In South Carolina, the benefits you receive after a diagnosis of permanent disability can be calculated according to either of two different models:
- The medical model evaluates the loss of the use of body parts or functions.
- The economic model evaluates your lost earning capacity.
The benefits you receive also depend on whether your permanent disability is considered total or partial.
Permanent Total Disability
If your permanent disability makes it impossible for you ever to return to your job, even on light duty, you’re entitled to total disability benefits. You are presumed to be permanently and totally disabled if you have lost the use of (or had amputated, in the case of limbs) any of the following:
- Both eyes
- Both hips
- Both legs
- Both feet
- Both shoulders
- Both arms
- 50% of the use of your back
- Two different body parts
For permanent total disability, you can collect two-thirds of your average weekly wage for up to 500 weeks, which is a little less than 10 years. This time limit does not apply, however, if your injury has left you in any of the following conditions:
- Paraplegic (legs paralyzed)
- Quadriplegic (legs and arms paralyzed)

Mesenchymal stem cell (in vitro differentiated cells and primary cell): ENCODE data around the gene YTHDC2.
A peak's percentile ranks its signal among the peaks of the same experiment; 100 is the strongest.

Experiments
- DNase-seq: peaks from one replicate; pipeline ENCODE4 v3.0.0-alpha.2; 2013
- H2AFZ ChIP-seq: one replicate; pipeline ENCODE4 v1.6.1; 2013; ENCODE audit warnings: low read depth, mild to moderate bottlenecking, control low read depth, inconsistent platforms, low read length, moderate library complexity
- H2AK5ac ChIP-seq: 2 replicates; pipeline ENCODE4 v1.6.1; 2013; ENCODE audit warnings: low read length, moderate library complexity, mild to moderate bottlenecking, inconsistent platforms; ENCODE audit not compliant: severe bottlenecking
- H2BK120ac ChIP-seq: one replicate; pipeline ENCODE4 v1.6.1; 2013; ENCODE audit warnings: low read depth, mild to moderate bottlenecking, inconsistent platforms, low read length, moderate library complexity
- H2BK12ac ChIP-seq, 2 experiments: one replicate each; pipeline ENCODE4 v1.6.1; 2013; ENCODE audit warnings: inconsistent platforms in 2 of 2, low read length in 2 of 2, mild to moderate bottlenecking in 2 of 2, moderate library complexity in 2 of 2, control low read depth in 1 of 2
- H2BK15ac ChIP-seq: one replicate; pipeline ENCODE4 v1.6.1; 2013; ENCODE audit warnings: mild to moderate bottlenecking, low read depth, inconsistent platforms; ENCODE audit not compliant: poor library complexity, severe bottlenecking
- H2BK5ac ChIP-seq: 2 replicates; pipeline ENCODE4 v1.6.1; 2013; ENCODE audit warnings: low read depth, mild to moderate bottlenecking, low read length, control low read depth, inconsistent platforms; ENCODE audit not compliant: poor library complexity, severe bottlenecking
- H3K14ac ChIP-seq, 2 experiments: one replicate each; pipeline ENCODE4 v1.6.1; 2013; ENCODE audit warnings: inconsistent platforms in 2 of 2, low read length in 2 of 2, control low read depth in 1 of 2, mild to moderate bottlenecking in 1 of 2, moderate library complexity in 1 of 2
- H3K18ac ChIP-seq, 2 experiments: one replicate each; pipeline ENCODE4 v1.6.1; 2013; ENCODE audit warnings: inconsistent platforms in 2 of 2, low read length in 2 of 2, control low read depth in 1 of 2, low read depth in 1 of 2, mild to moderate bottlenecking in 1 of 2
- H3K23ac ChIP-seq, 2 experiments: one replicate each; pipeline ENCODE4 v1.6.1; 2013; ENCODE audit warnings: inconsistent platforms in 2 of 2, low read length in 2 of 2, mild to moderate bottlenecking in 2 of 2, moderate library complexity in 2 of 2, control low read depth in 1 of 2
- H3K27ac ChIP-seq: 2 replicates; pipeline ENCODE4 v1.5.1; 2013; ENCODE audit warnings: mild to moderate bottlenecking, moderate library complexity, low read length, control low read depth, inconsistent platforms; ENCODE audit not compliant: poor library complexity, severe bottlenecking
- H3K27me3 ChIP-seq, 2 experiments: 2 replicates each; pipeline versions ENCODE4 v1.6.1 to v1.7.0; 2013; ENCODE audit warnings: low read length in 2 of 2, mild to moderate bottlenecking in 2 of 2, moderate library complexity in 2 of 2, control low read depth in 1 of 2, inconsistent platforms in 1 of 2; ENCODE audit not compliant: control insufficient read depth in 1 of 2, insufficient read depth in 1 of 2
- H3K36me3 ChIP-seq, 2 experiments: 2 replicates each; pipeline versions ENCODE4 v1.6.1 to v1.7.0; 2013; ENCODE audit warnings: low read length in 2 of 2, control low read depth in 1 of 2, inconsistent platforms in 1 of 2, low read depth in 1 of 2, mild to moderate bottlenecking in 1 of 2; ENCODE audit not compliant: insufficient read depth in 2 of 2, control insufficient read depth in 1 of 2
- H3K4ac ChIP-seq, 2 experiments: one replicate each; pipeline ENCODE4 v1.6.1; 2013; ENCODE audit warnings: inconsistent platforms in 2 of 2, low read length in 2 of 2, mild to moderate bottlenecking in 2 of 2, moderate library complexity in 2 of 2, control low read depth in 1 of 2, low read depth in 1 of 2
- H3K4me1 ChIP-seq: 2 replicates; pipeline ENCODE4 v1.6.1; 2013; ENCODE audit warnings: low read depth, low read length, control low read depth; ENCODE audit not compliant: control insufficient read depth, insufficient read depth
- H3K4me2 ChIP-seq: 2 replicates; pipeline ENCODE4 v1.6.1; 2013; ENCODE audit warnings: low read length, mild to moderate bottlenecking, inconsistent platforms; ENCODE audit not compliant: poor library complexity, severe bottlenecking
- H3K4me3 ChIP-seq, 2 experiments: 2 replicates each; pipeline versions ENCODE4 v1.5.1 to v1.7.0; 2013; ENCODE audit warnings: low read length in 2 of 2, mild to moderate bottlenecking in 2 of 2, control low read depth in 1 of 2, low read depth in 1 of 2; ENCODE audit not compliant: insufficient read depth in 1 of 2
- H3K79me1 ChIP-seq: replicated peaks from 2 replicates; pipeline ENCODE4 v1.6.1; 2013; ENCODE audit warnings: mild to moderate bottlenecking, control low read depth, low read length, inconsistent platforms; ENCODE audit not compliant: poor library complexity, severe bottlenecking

With any one of these three conditions, you can receive benefits for life.
Permanent Partial Disability
If your disability is permanent but only partial, the category of the disability determines how long you can receive lost-wage benefits:
- Loss of one eye or vision in one eye: 140 weeks
- Loss of up to 49% of the use of your back: 300 weeks
- Loss of one leg: 195 weeks
- Loss of one arm: 220 weeks
- Loss of one thumb: 65 weeks
- Loss of one big toe: 32 weeks
- Loss of one other toe: 10 weeks
Lost Earning Capacity
Workers’ compensation claimants with permanent disabilities may choose to collect benefits according to the medical model outlined above or an economic model, which bases benefits on earnings lost due to permanent work-related injury or illness. If you choose to have your benefits calculated according to the economic model, you should receive either:
- Two-thirds of your pre-injury wages
- Two-thirds of the difference between your pre-injury wages and your current wages
Informal Conference and Hearing
The SCWCC will schedule an informal conference to determine the benefits you should receive for your permanent disability. You, representatives of the insurance company, and a claims mediator must attend this conference.
If your claim is disputed or the settlement amount offered is not reasonable, you may appeal the decision and request a hearing before the Commission. Your attorney can represent you in this hearing and help you to get fair benefits for your permanent disability.
Have You Been Injured On The Job?
If you've been hurt at your job you can speak with a workers' compensation lawyer. Please contact us online or call our Charleston, South Carolina office directly at 843.488.2359 to schedule your consultation. We are also able to meet clients at our Conway, Myrtle Beach, Murrells Inlet, Mt. Pleasant, North Myrtle Beach or North Charleston office locations.